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Important Information to Consider Before Re-opening

New Bern, NC

Physicians, scientists, and medical researchers are working around the Country, and the World, to learn more about this highly contagious respiratory virus so they can advise our federal, state, and local government and citizens how to reduce the spread of COVID-19 and how we can protect ourselves and others while we wait for effective treatments and vaccines.

There are hundreds of fact-based evidence papers that are published by scientists. I recently read one that shed light on many factors related to how the virus is spreading. I didn’t realize Heating/Ventilation/Air Conditioning (HVAC) was a factor.

The following are excerpts from the Minireview by the American Society for Microbiology, “Built Environment Considerations To Reduce Transmission”, 7 April 2020.

Summary: “With the rapid spread of severe acute respiratory syndrome coronavirus 2 (SARS-CoV-2) that results in coronavirus disease 2019 (COVID-19), corporate entities, federal, state, county, and city governments, universities, school districts, places of worship, prisons, health care facilities, assisted living organizations, daycares, homeowners, and other building owners and occupants have an opportunity to reduce the potential for transmission through built environment (BE)-mediated pathways.… We believe this information is useful to corporate and public administrators and individuals responsible for building operations and environmental services in their decision-making process about the degree and duration of social-distancing measures during viral epidemics and pandemics.”

“COVID-19 and the impact of the BE in transmission. The built environment (BE) is the collection of environments that humans have constructed, including buildings, cars, roads, public transport, and other human-built spaces. Since most humans spend 90% of their daily lives inside the BE, it is essential to understand the potential transmission dynamics of COVID-19 within the BE ecosystem and the human behavior, spatial dynamics, and building operational factors that potentially promote and mitigate the spread and transmission of COVID-19.”

“As individuals move through the BE, there is direct and indirect contact with the surfaces around them. Viral particles can be directly deposited and resuspended due to natural airflow patterns, mechanical airflow patterns, or other sources of turbulence in the indoor environment such as foot fall, walking, and thermal plumes from warm human bodies. These resuspended viral particles can then resettle back onto fomites [contaminated inanimate objects|. When an individual makes contact with a surface, there is an exchange of microbial life, including a transfer of viruses from the individual to the surface and vice versa. Once infected, individuals with COVID-19 shed viral particles before, during, and after developing symptoms. These viral particles can then settle onto abiotic objects [i.e. air flow from HVAC systems] in the BE and potentially serve as reservoirs for viral transmission. Evidence suggests that fomites can potentially be contaminated with SARS-CoV-2 particles from infected individuals through bodily secretions such as saliva and nasal fluid, contact with soiled hands, and the settling of aerosolized viral particles and large droplets spread via talking, sneezing, coughing, and vomiting. A study on environmental contamination from MERS-CoV demonstrated that nearly every touchable surface in a hospital housing MERS-CoV patients had been contaminated with the virus, and a survey of a hospital room with a quarantined COVID-19 patient demonstrated extensive environmental contamination.” Please read the article in it’s entirety to get a better understanding of the virus and how you can help prevent the spread.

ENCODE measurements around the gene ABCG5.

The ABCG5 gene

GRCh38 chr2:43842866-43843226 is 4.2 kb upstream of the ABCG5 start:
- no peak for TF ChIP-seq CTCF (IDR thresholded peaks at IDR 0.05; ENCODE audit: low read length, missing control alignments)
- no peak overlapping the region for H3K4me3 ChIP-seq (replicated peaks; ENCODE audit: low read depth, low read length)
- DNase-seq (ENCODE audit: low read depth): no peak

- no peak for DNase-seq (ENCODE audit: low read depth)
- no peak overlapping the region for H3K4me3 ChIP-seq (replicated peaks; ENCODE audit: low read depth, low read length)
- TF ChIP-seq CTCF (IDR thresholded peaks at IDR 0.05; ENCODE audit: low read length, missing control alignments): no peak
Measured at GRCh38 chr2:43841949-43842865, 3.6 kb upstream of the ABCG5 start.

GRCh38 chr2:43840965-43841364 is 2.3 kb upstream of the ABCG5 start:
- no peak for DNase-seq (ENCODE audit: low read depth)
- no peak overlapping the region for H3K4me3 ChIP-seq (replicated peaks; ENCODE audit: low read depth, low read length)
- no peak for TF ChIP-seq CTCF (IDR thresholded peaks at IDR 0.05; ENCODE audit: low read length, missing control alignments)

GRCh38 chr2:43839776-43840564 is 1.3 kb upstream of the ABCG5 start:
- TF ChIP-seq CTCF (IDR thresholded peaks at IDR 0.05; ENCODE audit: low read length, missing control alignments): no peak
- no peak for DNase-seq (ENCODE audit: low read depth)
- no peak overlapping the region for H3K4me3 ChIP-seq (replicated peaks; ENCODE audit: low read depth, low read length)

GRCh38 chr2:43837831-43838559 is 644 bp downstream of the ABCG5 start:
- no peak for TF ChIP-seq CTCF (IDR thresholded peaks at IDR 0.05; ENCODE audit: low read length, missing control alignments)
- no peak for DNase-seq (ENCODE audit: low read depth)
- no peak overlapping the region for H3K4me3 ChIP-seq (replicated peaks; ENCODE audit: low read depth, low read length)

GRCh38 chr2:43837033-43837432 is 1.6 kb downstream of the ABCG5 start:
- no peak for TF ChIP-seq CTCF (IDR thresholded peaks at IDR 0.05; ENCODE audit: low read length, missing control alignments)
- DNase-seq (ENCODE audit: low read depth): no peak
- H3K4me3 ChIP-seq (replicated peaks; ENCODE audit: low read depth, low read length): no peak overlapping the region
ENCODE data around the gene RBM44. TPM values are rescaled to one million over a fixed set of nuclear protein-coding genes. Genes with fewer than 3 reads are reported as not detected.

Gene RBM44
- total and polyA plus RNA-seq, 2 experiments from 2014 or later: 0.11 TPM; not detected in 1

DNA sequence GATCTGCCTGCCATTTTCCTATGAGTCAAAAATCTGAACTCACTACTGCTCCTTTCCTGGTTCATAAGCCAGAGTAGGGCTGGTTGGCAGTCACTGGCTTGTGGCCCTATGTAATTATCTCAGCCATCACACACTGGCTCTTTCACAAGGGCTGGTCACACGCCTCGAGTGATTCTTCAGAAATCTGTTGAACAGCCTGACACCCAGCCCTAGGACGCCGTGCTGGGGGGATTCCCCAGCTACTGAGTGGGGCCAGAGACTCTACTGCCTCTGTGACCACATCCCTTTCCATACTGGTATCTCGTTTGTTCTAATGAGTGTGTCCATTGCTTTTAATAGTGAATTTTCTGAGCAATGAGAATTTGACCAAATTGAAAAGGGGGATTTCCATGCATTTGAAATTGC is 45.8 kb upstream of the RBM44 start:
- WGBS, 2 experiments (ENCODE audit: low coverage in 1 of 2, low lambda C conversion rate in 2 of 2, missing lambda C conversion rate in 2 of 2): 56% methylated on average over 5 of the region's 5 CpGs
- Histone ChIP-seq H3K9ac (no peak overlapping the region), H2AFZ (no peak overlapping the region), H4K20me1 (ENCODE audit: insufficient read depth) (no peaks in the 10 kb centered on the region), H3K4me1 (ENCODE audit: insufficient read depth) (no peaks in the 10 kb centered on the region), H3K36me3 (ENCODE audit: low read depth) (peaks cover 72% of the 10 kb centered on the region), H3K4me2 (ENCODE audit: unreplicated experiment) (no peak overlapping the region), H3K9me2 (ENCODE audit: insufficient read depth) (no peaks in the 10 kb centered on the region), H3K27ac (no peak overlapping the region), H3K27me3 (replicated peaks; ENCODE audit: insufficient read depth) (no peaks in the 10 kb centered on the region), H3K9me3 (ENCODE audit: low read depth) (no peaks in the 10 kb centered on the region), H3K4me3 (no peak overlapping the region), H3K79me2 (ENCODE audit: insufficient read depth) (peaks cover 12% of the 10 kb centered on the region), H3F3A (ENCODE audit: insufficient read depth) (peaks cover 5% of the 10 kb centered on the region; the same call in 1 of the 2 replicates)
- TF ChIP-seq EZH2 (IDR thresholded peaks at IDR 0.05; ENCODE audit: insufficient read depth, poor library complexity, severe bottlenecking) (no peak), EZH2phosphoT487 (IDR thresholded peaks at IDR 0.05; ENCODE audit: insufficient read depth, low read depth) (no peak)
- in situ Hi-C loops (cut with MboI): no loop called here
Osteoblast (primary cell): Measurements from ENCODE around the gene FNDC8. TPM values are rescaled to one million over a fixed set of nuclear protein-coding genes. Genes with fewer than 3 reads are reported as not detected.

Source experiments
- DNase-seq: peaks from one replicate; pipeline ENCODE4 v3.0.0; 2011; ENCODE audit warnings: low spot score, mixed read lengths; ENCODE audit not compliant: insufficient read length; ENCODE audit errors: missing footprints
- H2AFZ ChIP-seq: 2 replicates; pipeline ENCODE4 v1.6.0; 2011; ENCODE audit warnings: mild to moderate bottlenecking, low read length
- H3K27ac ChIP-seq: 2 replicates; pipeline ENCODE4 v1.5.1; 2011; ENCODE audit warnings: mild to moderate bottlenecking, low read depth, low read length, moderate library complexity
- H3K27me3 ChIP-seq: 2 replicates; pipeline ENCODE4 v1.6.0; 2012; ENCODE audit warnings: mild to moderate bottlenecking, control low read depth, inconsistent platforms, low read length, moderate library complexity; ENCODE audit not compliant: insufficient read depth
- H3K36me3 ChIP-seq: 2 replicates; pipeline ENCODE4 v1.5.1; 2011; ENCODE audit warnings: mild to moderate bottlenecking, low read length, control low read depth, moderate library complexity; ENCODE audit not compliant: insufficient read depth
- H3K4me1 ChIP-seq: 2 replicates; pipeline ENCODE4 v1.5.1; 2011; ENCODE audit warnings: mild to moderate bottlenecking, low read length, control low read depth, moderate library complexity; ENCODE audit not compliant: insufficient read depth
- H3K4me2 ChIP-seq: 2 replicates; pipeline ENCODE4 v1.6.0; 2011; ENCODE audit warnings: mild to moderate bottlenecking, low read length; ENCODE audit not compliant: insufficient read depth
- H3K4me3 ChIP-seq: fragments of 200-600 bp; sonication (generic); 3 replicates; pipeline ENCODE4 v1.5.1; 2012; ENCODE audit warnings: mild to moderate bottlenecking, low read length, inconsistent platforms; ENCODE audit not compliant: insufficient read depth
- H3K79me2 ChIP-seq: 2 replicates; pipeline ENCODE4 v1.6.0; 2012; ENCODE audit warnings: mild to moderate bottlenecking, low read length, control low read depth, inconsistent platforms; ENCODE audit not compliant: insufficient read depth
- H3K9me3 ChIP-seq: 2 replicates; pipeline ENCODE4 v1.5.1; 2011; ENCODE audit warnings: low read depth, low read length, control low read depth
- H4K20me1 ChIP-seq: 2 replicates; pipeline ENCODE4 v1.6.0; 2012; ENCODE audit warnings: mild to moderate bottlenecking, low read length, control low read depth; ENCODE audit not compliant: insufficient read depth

“Conclusion, We hope this information can help to inform the decisions and infection control mechanisms that are implemented by corporate entities, federal, state, county, and city governments, universities, school districts, places of worship, prisons, health care facilities, assisted living organizations, daycares, homeowners, and other building owners and occupants to reduce the potential for transmission through BE mediated pathways. This information is useful to corporate and public administrators and individuals responsible for building design and operation in their decision-making process about the degree and duration of social-distancing measures during viral epidemics and pandemics.”

As Americans, I hope we can all take this seriously and learn how we can protect ourselves and others for the betterment of humankind.

Wishing you well,

Wendy Card